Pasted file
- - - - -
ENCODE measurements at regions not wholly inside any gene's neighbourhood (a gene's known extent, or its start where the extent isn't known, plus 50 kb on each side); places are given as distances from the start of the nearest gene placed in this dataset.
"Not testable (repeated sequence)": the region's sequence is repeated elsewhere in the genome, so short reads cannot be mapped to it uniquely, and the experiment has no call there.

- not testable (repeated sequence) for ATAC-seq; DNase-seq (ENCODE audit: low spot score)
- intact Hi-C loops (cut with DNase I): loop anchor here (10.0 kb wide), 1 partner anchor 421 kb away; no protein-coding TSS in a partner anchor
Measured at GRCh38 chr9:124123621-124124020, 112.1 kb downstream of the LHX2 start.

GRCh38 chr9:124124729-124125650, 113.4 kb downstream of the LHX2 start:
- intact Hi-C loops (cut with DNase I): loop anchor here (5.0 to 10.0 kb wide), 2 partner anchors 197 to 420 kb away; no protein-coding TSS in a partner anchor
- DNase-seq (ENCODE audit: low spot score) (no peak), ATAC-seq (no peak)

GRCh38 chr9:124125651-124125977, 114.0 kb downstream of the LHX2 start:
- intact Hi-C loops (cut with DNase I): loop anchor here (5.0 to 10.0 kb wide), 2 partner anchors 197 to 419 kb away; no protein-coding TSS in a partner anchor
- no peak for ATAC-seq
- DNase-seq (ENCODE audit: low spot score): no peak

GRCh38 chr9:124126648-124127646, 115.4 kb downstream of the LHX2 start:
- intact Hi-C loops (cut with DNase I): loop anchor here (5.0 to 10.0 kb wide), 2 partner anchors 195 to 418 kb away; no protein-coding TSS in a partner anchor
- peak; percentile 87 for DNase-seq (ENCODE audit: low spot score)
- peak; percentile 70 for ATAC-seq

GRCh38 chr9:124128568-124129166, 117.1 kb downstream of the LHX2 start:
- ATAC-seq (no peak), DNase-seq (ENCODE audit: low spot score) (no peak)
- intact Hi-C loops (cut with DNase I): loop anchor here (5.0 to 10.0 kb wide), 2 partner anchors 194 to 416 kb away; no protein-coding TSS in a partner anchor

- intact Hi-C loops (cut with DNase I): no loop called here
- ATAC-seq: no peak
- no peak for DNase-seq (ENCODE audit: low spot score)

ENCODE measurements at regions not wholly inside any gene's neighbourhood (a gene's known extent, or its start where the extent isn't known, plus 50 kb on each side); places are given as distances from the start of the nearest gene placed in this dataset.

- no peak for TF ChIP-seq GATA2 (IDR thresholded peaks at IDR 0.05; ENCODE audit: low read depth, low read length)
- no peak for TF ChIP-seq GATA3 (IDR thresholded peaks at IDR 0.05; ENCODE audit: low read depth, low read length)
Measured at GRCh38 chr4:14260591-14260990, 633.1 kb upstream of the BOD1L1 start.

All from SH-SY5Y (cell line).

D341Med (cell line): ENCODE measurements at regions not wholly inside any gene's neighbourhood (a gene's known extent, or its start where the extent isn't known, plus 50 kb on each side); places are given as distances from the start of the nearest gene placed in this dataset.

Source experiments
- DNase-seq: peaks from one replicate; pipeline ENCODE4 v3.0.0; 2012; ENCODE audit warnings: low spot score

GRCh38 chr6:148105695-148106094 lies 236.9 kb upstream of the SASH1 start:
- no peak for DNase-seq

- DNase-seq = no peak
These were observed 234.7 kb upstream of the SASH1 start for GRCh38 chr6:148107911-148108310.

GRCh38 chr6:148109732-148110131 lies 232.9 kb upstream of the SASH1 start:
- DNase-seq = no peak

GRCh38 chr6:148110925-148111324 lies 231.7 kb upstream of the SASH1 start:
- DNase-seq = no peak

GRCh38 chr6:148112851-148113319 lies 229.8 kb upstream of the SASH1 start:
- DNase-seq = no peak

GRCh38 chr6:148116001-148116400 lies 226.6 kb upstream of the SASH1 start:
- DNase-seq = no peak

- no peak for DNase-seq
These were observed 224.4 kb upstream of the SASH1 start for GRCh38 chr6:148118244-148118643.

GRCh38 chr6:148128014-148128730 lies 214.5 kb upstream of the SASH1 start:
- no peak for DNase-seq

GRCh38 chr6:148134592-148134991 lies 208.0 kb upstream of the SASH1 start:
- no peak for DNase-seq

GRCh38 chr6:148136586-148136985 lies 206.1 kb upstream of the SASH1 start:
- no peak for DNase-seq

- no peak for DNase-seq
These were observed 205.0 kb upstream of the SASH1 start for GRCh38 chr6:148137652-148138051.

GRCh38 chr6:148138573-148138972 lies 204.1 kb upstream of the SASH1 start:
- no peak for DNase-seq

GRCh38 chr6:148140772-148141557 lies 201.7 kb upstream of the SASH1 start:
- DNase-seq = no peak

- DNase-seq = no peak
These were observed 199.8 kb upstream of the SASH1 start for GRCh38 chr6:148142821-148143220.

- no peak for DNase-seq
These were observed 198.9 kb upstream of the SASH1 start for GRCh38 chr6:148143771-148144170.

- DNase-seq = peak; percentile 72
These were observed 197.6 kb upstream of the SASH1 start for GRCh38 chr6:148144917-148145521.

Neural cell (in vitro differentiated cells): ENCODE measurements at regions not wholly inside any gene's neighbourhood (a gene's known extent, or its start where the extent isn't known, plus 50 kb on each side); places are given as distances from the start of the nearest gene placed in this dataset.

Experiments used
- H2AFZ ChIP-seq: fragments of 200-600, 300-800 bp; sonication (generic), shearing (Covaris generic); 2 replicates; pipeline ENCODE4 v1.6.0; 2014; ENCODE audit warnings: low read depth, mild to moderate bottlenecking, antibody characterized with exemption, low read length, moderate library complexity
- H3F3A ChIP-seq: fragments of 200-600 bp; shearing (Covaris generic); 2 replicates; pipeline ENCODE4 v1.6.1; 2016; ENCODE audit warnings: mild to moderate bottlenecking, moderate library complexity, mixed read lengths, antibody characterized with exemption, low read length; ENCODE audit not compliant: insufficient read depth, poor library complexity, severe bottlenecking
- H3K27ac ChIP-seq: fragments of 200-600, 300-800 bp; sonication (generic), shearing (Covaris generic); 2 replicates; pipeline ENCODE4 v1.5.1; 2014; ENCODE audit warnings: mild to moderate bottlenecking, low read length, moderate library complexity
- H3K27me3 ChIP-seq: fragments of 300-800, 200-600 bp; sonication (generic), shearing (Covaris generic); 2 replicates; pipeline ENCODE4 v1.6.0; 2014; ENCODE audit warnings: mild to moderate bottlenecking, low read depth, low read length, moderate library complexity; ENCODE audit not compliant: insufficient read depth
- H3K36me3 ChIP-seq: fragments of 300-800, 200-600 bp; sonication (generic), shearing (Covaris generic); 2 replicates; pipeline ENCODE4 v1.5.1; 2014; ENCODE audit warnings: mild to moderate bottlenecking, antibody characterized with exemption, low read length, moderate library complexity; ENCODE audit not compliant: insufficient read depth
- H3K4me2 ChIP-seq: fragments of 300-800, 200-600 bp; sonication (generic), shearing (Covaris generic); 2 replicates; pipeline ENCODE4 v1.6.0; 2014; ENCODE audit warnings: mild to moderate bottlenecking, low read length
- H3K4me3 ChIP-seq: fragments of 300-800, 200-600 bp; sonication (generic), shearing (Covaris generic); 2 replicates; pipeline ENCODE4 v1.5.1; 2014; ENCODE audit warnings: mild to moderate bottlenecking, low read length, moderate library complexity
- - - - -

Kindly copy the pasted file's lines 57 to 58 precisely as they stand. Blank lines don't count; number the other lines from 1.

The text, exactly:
- DNase-seq = no peak
These were observed 199.8 kb upstream of the SASH1 start for GRCh38 chr6:148142821-148143220.